Jump to content


  • Posts

  • Joined

  • Last visited



  • Currently studying
    English, Russian, Swedish
  • Native tongue
  • Fluent in

Poikanen's Achievements


Newbie (1/14)



  1. It's very important in creating a good first impression, for example. When you're writing something that's going to be presented to people you don't know, you should put extra emphasis on correct grammar.
  2. I started learning English in 3rd grade. (in Finland, that's when I was 9 years old.) Then I started learning Swedish in 7th grade. Both languages were mandatory for everyone. Then in high school I added Russian too.
  3. The order is like this for me: Speaking->writing->reading, from hardest to easiest. When you're writing, you can use help from books and translations etc. But when you are talking with someone, you have no time to check words and need to just improvise. That's what makes it difficult.
  4. Man, this is definitely something I need to get rid of. I think I used to say LOL in real life sometimes too. It's just childish, I'd rather use smileys or something these days.
  5. Maybe Japanese. Though it would require a lot of effort, compared to something like Spanish I think. So yeah, probably Japanese. I know some basics already, would need to learn to characters next I feel.
  6. It was mostly about understanding different cultures. I think originally it came to me from travelling too. Of course, in Finland we are forced to study at least two languages in addition to Finnish. Those would be Swedish and English. But I was interested to learn more, so I studied Russian.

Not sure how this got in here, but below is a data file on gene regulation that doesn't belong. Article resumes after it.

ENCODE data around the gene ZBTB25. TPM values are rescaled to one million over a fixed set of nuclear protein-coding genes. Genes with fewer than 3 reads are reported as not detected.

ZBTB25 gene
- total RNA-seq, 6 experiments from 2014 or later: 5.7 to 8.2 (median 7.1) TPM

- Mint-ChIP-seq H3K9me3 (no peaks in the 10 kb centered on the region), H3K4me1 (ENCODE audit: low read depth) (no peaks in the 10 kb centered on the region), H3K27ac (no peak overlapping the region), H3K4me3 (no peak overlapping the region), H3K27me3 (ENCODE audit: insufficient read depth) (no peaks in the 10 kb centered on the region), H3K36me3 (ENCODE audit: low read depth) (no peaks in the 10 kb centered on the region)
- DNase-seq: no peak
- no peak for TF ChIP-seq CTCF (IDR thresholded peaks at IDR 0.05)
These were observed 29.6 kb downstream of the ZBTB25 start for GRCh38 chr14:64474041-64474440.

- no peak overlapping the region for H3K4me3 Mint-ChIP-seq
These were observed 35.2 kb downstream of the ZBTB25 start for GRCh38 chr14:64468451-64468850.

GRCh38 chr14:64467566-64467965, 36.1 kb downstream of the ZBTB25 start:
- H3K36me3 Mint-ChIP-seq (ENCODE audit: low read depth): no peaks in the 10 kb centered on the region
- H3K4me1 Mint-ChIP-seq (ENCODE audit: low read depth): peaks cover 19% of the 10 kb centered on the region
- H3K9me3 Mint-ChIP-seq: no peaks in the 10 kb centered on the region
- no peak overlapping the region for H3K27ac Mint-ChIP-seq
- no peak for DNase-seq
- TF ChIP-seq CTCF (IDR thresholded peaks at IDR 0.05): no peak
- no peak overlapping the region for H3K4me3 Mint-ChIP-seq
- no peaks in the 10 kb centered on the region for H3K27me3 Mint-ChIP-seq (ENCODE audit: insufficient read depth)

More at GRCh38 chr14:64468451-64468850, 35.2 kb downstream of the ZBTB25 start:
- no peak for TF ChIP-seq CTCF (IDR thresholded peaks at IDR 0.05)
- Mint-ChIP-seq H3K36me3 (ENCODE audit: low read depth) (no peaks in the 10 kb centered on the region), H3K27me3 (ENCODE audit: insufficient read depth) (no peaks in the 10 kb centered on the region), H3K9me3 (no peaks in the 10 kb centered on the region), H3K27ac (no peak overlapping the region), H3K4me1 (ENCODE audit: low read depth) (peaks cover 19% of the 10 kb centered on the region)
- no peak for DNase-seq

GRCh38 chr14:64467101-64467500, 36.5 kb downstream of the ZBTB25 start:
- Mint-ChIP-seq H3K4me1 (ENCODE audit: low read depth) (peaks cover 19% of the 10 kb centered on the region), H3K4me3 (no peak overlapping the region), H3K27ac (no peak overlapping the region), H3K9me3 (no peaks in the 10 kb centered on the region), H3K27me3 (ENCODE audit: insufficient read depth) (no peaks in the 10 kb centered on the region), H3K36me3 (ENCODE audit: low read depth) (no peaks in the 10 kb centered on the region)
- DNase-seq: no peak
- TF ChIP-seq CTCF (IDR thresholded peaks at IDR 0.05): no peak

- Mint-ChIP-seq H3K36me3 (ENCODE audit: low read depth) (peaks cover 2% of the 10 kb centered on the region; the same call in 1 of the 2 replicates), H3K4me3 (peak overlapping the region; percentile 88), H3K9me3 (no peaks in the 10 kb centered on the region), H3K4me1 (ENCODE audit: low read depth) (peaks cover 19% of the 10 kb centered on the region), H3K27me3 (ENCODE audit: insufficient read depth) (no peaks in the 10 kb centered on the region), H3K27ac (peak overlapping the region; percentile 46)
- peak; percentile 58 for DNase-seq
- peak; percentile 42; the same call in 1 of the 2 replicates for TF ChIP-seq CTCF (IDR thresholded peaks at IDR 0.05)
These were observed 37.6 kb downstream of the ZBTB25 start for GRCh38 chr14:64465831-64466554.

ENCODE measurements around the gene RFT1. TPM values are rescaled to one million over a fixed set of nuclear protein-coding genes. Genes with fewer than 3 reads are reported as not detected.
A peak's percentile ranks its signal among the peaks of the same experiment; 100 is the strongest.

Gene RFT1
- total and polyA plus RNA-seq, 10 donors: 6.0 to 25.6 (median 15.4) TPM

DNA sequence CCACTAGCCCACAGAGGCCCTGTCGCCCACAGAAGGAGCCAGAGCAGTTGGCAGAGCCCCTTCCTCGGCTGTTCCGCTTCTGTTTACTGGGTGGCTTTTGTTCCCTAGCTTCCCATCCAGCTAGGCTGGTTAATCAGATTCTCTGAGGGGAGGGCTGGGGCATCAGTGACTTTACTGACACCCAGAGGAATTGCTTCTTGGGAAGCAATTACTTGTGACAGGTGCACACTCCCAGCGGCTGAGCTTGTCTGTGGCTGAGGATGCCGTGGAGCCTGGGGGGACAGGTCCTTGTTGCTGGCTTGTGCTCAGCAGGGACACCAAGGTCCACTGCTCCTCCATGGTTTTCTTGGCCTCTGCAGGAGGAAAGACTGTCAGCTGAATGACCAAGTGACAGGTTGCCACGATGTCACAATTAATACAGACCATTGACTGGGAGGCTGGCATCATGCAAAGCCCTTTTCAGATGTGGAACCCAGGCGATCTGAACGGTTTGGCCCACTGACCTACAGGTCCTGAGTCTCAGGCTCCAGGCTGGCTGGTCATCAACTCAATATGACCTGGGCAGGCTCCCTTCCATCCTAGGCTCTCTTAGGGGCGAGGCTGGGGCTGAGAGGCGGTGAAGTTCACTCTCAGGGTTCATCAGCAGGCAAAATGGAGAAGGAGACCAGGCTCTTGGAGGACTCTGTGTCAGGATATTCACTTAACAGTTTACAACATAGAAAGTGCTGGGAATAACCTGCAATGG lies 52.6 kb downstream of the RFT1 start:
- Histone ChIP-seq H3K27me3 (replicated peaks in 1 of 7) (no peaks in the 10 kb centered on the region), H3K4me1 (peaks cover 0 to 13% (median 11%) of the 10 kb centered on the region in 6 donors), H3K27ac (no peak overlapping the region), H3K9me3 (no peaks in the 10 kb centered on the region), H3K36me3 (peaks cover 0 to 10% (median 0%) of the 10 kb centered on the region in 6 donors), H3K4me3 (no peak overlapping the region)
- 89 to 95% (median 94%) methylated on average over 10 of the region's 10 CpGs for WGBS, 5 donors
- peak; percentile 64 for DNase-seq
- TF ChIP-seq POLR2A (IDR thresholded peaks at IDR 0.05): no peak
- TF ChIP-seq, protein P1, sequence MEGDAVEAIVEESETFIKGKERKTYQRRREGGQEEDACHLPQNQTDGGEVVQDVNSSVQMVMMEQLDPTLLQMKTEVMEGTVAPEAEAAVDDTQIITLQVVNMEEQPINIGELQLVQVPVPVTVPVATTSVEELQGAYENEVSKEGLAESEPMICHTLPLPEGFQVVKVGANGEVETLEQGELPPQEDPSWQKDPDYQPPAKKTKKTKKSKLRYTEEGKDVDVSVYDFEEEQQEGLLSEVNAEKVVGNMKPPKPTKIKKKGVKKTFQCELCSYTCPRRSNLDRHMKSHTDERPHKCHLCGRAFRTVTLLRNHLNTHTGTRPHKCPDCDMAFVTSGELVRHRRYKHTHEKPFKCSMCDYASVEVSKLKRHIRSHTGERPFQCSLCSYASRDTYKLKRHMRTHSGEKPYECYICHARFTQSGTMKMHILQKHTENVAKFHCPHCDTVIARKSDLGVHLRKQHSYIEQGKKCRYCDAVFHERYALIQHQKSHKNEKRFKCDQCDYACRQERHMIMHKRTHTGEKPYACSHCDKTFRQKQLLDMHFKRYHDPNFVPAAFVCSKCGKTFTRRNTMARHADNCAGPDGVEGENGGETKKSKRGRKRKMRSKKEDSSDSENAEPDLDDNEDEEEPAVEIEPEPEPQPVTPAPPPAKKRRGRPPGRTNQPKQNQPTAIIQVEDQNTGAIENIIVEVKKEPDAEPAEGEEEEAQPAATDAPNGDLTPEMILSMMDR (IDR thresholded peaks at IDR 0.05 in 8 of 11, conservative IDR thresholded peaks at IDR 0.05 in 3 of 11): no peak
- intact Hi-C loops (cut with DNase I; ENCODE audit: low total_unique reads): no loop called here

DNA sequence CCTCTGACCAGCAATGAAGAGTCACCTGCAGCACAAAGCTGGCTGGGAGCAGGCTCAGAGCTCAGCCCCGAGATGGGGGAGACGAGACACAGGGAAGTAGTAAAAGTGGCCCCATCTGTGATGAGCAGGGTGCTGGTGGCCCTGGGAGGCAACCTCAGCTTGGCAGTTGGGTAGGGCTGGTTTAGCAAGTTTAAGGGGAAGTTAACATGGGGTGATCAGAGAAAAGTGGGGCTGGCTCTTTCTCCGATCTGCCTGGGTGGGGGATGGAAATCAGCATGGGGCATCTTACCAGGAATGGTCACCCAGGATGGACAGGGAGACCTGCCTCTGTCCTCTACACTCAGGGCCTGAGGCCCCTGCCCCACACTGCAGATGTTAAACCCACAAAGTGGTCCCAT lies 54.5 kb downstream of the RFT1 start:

7. My big hobby is games. I spend a lot of time playing online games. Actually I'm sure I originally learned English so well thanks to games. I've been actually playing with Russians a lot to improve my Russian skills, and it's working. The only challenge is that I don't know how to write in Russian alphabet with the computer. Have to learn that one.
  8. For sure. I think I've read so much text in English that I'm starting to have my thoughts in English too. My native tongue is Finnish. It's like It's easier to read in English to me these days. But for sure, there's always something lost in the translation.
  9. Swedish is a pretty easy language, definitely. I think it's almost more close to English than to Germany, although I have studied only little Germany. But my point is, once you know English, it should be pretty easy to learn Swedish. (Not sure about people whose native tongue is English.)
  10. It's the pronunciation definitely. I find Russian to be pretty easy actually - once you know the alphabet, it's fairly simple. Of course, there are lots of exceptions to the rules, but that's in almost every language. The one that is causing me problems (as a native Finnish speaker) is the pronunciation of the alphabets. All the different s-z sounds for example.
  11. These are really useful actually. Thank you! I have found it pretty easy to communicate with russians with just basic knowledge of russian language. Just know the basic words like thank you, please and good bye. You can get really far with these.
  • Create New...